Petition launched for independent investigation into Halifax police actions during shelter evictions

Halifax Regional Police arrest an individual during the homeless shelter removal protest in Halifax on August 18, 2021. Graeme Benjamin/Global News

Editor’s note: An earlier version of this story incorrectly said the province’s Serious Incident Response Team (SiRT) was involved in the investigation into police’s handling of homeless encampment evictions. SiRT in fact said it has no mandate to be involved and the investigation is being handled internally by Halifax Regional Police. 

A petition has been launched calling for an independent investigation of Halifax police actions during the homeless encampment evictions in August.

“It’s not just the awful, actual things that happened that day, it’s the claims that police are making about it not being a secure space need to be investigated,” said Tari Ajadi with the East Coast Prison Justice Society, who organized the petition.

“What we need to do is we need to have an independent body come in and adjudicate these claims.”

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Click to play video: 'Nova Scotia protesters who clashed with police during shelter removal want charges dropped'
Nova Scotia protesters who clashed with police during shelter removal want charges dropped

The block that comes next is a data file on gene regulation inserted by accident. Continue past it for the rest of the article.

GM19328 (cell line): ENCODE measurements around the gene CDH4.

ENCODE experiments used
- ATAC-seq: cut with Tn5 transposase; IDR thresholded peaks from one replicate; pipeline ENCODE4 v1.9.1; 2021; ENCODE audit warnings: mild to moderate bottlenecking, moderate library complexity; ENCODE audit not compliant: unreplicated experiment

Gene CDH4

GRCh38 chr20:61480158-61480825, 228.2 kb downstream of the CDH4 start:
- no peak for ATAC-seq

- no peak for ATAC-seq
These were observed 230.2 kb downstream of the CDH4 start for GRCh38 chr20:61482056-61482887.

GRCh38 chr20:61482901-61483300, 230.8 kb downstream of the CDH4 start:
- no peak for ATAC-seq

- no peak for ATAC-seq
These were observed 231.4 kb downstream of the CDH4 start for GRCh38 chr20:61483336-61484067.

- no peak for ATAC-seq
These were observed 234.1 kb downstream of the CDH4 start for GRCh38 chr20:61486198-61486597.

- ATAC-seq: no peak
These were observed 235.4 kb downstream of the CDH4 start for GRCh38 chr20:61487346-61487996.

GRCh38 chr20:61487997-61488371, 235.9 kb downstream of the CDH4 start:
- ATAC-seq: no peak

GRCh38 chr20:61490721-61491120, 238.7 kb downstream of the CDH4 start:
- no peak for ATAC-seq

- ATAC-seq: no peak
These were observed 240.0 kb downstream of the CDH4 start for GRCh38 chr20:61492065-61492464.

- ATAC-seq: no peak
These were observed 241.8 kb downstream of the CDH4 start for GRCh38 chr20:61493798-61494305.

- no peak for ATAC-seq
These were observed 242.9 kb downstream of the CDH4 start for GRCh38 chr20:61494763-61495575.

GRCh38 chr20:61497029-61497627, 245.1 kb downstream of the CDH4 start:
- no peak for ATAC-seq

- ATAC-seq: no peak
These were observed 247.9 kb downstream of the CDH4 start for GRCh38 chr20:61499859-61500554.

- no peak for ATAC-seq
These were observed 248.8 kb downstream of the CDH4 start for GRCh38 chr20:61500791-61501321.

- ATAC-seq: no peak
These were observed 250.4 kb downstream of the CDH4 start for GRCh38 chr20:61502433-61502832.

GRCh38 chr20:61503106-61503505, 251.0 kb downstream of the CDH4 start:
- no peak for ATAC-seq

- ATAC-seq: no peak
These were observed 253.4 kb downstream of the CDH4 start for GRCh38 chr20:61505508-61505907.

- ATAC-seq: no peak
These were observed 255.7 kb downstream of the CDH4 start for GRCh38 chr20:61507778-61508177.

Twenty-four demonstrators were arrested outside the former Halifax public library on Aug. 18 while police and city contractors removed temporary homeless shelters.

Tensions became heated during the protest, with Halifax Regional Police officers resorting to forcing protesters back and using pepper spray.

The 24 protesters have been charged by police with a variety of offences, including obstruction, assaulting police and resisting arrest.

Click to play video: 'Halifax police chief defended his officers’ actions during protest'
Halifax police chief defended his officers’ actions during protest

In its petition posted online, the East Coast Prison Justice Society says the actions of police on Aug. 18 “reflect longstanding and systemic issues with policing in HRM, including the municipality’s reliance on police to address complex social needs.”

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It’s for that reason that Ajadi says the investigation into police actions should be conducted by the Halifax Board of Police Commissioners — a civilian oversight body of Halifax Regional Police.”

On Tuesday, Global News reached out to Halifax Regional Police to speak with Chief Dan Kinsella, but was told that he wouldn’t be available for an interview “as he has prior commitments.”

Police were also asked about whether any disciplinary action was taken for officer conduct on Aug. 18 after citizens filed complaints regarding the lack of ID on police uniforms. In response, HRP media relations officer Const. John MacLeod said that “it would be inappropriate for us to comment on an incident that is before the courts.”

As of Wednesday morning, the petition had just over 3,600 signatures. Organizers hope they reach 5,000 by the time the Halifax Board of Police Commissioners meets again on Oct. 17.

—with files from Alexa MacLean.



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